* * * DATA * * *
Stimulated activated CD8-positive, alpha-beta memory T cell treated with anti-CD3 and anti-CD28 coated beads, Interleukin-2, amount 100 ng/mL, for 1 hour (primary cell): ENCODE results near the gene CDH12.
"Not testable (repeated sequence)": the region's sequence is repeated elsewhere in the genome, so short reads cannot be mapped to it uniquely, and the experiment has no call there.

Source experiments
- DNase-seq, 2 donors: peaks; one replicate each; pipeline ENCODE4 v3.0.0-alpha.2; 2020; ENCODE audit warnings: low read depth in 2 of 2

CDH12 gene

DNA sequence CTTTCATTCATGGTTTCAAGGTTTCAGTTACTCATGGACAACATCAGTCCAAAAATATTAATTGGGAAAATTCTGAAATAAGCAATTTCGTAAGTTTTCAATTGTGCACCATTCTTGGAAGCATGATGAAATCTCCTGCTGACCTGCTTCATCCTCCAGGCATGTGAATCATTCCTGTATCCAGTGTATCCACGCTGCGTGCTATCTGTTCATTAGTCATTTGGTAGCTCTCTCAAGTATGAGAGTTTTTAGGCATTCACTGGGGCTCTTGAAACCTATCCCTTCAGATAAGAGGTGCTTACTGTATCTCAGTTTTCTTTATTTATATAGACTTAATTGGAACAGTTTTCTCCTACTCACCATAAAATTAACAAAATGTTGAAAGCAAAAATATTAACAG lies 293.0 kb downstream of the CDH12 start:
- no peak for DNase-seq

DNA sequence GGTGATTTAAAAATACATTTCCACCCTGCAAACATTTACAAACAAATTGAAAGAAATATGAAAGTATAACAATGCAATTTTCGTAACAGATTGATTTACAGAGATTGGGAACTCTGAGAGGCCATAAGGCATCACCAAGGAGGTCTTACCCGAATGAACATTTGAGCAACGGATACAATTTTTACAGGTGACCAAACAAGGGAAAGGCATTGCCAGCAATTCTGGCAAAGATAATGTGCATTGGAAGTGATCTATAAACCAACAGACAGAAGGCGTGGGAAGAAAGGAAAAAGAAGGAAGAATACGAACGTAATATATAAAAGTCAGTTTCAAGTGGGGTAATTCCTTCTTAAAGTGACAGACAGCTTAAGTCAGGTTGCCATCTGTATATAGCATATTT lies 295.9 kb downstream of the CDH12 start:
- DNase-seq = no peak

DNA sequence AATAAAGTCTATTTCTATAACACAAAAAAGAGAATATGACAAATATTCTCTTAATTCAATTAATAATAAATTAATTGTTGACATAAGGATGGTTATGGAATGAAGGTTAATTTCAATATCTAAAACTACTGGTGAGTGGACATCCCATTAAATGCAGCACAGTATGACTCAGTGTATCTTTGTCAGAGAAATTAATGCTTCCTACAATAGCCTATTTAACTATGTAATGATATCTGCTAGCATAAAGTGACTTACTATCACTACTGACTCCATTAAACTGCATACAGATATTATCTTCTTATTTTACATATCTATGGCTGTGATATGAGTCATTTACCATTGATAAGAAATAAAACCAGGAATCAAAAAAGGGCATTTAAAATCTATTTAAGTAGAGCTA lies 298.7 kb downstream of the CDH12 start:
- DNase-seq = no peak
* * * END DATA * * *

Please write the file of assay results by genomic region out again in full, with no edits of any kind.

Stimulated activated CD8-positive, alpha-beta memory T cell treated with anti-CD3 and anti-CD28 coated beads, Interleukin-2, amount 100 ng/mL, for 1 hour (primary cell): ENCODE results near the gene CDH12.
"Not testable (repeated sequence)": the region's sequence is repeated elsewhere in the genome, so short reads cannot be mapped to it uniquely, and the experiment has no call there.

Source experiments
- DNase-seq, 2 donors: peaks; one replicate each; pipeline ENCODE4 v3.0.0-alpha.2; 2020; ENCODE audit warnings: low read depth in 2 of 2

CDH12 gene

DNA sequence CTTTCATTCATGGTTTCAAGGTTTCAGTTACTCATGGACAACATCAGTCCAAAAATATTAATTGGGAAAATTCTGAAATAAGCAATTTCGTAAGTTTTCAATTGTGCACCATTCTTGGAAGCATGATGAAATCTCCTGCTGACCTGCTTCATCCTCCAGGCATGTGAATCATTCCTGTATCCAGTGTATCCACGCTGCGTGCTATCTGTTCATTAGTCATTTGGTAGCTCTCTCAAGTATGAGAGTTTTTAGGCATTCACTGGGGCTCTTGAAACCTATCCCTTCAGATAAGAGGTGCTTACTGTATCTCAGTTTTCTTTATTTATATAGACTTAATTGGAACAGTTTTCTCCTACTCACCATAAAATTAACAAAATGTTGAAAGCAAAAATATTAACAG lies 293.0 kb downstream of the CDH12 start:
- no peak for DNase-seq

DNA sequence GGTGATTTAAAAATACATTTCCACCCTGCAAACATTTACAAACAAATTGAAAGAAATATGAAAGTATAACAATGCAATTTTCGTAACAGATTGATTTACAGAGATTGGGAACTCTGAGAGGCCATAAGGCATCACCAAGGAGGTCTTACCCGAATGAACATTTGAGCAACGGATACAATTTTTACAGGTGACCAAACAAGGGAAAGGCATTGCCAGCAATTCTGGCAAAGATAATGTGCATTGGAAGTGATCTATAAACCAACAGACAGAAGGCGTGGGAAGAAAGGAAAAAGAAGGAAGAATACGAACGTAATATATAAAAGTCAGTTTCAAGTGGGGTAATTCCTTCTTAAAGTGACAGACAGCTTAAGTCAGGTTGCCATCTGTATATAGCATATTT lies 295.9 kb downstream of the CDH12 start:
- DNase-seq = no peak

DNA sequence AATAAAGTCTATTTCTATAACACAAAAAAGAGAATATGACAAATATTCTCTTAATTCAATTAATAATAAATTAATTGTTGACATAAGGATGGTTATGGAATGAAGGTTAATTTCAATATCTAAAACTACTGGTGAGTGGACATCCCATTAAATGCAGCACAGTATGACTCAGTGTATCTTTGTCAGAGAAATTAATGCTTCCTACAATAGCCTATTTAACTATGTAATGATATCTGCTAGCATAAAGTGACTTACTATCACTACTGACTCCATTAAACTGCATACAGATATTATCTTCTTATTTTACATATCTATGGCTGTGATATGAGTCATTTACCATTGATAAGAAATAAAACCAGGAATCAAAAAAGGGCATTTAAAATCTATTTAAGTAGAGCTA lies 298.7 kb downstream of the CDH12 start:
- DNase-seq = no peak